Kushroo Poacha has been doing this without taking a single rupee as donation!
He’s a superintendent with the commercial department of the Indian Railways but in Nagpur, where he was born and lives, Khushroo Poacha is a messiah. For some years now, Poacha has been feeding the needy and the hungry using the power of WhatsApp groups. In 2014, he started Seva Kitchen a crowd-sourcing initiative that provides food and nourishment for caretakers and families of patients admitted in Nagpur hospitals. The concept was simple: hospital staff would post the requirements of the number of patients and their caretakers who needed to be served meals and the following day a bunch. Of volunteers from the group would make sure that the food would be made available.
Along similar lines is the concept of Neki Ka Pitara or Box of Kindness. The Pitara is basically a refrigerator that serves patients and their families, refreshments. There are several Seva Kitchens and Neki Ka Pitaras around the country now. These refrigerators contain all kinds of goodies – think lassi packets, chocolates, fresh fruits and biscuits – and like Seva Kitchen, these refrigerators get replenished as soon as they are empty. “The moment someone alerts that the pitara is empty, volunteers come together and refill the stock,” Poacha says.
What makes Poacha’s efforts so different from the others is the fact that he refuses to accept a single rupee as donation. He continues to maintain a full-time job with the Indian Railways that helps him run his house. This, he does out of the goodness of his heart. Since there’s absolutely no money involved, people tend to trust Poacha more willingly. From industrialists to everyday people, everyone does their bit and Poacha and his volunteers keep the engine running.
As the coronavirus pandemic hit India, Poacha, who also runs indianblooddonors.com and plateletdonors.org, simply scaled up his operations. “Nagpur is a hotspot right now because every major train passes through the city. When the train services opened up, more than a hundred trains that passed through Nagpur Junction in a single day!” he says.
But thanks to his existing network, Poacha has been able to raise food and aid material worth more than ₹40 lakh and has touched the lives of more than 6,000 families. He’s also helped raise and provide for rice to more than 60,000 people. While major corporations and HNIs have been donating crores in funds, Poacha’s help is more immediate and real because he provides precisely what is needed – food and nutrition. His efforts have also got the attention of Maharashtra Chief Minister Uddhav Thackeray who called him to thank him for what he’s been doing.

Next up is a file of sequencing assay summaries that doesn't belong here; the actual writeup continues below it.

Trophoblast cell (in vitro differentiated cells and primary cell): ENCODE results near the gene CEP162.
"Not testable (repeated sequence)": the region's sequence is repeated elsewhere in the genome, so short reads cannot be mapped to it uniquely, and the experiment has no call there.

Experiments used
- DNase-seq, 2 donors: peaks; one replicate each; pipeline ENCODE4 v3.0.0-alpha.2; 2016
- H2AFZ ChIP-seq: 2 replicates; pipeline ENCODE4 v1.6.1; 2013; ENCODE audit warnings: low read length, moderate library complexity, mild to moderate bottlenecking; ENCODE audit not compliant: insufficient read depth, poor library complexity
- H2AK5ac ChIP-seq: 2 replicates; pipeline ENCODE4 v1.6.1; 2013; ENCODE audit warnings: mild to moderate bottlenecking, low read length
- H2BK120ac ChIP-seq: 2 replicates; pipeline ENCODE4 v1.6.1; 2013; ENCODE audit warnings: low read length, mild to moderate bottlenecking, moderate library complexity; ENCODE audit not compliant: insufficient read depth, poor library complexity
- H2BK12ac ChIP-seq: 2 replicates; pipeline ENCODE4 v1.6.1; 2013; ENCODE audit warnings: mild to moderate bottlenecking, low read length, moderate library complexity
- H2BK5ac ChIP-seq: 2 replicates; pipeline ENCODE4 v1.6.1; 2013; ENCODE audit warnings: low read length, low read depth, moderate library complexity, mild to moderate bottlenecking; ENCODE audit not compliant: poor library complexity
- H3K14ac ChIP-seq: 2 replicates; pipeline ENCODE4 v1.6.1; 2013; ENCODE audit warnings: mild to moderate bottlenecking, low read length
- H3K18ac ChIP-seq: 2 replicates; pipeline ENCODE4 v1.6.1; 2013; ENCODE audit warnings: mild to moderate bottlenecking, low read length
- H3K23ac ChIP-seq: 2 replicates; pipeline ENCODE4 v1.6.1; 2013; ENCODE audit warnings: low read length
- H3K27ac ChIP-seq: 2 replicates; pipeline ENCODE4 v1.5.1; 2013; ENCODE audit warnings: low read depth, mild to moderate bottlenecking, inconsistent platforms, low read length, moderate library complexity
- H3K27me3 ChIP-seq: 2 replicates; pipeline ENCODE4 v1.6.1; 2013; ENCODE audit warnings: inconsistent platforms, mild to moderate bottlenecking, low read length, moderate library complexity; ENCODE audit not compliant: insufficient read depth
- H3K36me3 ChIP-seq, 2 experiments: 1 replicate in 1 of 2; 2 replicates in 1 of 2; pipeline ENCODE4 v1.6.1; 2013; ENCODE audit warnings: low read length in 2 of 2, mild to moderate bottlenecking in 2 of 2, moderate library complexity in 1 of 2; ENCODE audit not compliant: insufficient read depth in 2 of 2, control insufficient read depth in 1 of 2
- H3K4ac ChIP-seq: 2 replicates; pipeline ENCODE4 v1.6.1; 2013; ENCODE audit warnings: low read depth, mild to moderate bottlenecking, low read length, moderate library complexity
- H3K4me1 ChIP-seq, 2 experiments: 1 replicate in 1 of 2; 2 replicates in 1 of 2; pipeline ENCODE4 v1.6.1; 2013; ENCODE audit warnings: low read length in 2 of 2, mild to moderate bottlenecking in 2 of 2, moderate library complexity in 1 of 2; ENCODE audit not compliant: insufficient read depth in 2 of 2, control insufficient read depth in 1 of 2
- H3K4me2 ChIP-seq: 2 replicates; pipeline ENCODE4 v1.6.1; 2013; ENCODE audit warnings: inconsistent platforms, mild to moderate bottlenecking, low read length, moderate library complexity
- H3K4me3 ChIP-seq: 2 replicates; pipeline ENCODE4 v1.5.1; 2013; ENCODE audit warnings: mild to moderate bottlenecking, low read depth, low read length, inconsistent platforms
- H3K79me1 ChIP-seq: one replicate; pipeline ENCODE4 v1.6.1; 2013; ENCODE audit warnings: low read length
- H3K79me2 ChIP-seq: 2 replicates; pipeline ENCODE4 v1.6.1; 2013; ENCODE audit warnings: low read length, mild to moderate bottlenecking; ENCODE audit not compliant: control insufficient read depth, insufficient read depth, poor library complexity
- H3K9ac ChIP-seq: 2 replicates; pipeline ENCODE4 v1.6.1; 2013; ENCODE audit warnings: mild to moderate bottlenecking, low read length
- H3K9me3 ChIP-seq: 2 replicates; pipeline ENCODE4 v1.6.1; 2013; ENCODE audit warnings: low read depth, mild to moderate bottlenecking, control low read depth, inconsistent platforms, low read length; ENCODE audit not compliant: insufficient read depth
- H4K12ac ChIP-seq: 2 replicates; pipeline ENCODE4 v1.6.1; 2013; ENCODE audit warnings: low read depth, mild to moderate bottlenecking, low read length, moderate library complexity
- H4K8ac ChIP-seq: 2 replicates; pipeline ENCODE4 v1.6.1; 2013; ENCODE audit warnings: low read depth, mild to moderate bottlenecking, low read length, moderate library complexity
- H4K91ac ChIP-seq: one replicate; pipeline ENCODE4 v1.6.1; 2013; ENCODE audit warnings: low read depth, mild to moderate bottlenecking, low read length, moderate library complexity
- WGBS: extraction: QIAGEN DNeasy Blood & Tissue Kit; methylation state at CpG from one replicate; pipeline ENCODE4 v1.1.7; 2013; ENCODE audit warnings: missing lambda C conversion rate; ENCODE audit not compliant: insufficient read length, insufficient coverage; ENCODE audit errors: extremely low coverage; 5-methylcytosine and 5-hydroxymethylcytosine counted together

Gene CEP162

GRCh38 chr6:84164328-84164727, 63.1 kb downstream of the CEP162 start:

While he has traditionally relied on WhatsApp groups in the past to organise food for the needy, the sheer volume of requirement has risen due to the pandemic. To add to it, the lockdown has made it difficult for people to step out of their homes. And so, Poacha also urges people to contribute to donatekart.com, which redirects your donation to the grocery store that in turn creates packages that he sends out to the people in need.
“At no stage do we accept any money,” he reiterates.
Poacha’s journey into social activism began nearly 20 years ago. At 16, after he lost his father, Poacha had to take up a clerical-level job at the Indian Railways. But as he went about his daily chores, Poacha couldn’t help but notice the number of people who were dying, simply because they weren’t able to get blood on time. And so he started what may have well been the first private blood donation directory in the country, indianblooddonors.com. This was 20 years ago. Back then, he would connect the donor and the receiver over the phone because mobiles were still rare and WhatsApp was non-existent. When an earthquake hit Gujarat in 2001 and he discovered that the victims were facing shortage of blood, he requested a private TV channel to run his website name on their ticker and Poacha was in business.
The idea of feeding the needy came when he saw an old lady outside a Nagpur city hospital sitting on the side of the road making roti. He returned home and told this story to his mother, who simply asked him: Why don’t you feed her?
And Poacha hasn’t stopped since.